A word of caution.  The only bookboard I had on hand to make a thick enough cover to act as a sandwich for the style stone was 0.097" thick Davey Binders Board  (try Hollander's or Talas to order).  This is extremely dense and hard to cut.  My hand is still sore about a week later from cutting this by hand!  I recommend using the less dense regular bookboard (try Hollander's or Twinrocker to order) and/or using a thinner item to be in the window.  I used the less dense board on the back cover, because I didn't mind if the cover weight and thickness varied a bit.

That's it for today - whew!  I am loving how this is turning out so far, and hope you like it, too.


Ann Martin on the "All Things Paper" blog has a great giveaway of a new origami paper book by Klutz Press.  This book shows you how to turn paper into little paper outfits!  These are really popular in the UK, and I've spent a lot of time trying to figure out how to make a shirt.  Shirts are great embellishments for Father's Day cards.

Sunday, March 21, 2010

Decorating a style stone

I have had a set of style stones for quite a while, and I recently had a brainstorm about what to finally do with them. I love it when I find a use for something that I've had in my stash for a long time. First, I need to decorate them.

This is a blank style stone with a natural finish. It has an etched shell on it, but you can also buy stones that are smooth. This particular stone was from a Club Scrap kit. It's no longer available, but there are similar ones available from Clearsnap.

First, I rubbed a gold metallic ink into the surface. I used the dropper to add ink to the etched areas, and used a q-tip and cloth to rub the ink around and off. My goal was to completely coat the etched areas, but not necessarily get any ink on the surface of the stone. I used Club Scrap's metallic reinkers for this. After this step, I used my heat gun to dry the ink.

Next, I used a small pigment ink pad from Stampin' Up to tap and rub ink on the surface. I also heat embossed after this step. As long as you don't pound the ink pad into the surface, you won't disturb the gold in the etched portion. I really like these cube pads that Stampin' Up sells. It's an affordable way to get a nice wide range of pigment inks.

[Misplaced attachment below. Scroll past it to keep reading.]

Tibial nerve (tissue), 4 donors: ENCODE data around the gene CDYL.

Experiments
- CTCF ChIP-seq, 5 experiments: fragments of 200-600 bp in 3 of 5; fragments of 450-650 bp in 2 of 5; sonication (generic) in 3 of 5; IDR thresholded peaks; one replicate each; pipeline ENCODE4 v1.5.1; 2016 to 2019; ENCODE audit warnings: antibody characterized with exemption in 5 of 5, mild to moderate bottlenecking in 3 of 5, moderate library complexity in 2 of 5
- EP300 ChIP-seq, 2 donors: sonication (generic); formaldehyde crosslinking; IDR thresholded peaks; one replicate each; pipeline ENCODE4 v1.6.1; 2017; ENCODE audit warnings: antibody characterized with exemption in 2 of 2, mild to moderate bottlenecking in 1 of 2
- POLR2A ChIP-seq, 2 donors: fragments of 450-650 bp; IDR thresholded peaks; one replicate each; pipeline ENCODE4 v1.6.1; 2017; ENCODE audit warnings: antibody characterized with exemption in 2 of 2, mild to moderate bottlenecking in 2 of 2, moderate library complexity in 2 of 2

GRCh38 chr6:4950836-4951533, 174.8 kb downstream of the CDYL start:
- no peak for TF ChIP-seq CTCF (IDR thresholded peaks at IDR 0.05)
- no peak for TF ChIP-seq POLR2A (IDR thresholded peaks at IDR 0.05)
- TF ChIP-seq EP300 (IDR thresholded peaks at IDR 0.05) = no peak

I inked the top with a green ink, and the sides with a burgundy. I liked the colors, but thought it needed a little more texture. I took a script stamp from Club Scrap and a brown ink to stamp on top. Here is the finished stone!
I'll continue this story as I work on the next steps in the project. Thanks for taking a look!

Saturday, March 20, 2010

Happy Spring!

I can hardly believe that it's spring, and that I can see (at least some) of the grass in my yard. It isn't typical at all to be able to see my yard in March. I had a great time teaching a class at the scrapbooking store today for eleven lovely ladies. The card above is the third of four cards I taught in a class today. I was really inspired to look forward to spring, and chose some bright colors and a fun floral image from Club Scrap. By the way, if you don't have this image, you need it, and it's on sale at over 50% off! I don't work for Club Scrap, but even if I did, I would take advantage of this sale!

The technique on this card is very simple. Just stamp any image on cardstock with versamark ink. After stamping, use a cotton ball or q-tip to pick up some pastels. I really like Stampin' Ups pastels - they have a great color palette and are easy to use, but any will work. Pounce or rub your cotton ball with pastels over the image, and voila! The chalk will stick a bit more to the versamark, and create this really lovely "halo" of softer color around the image.

There are many more ways to use versamark than the few I've shared in these samples. Many of the stamping message boards have topics dedicated to over 50 uses. Check out Split Coast Stampers (scroll to post #10 for a long list) or Two Peas in a Bucket for some discussion on these ideas.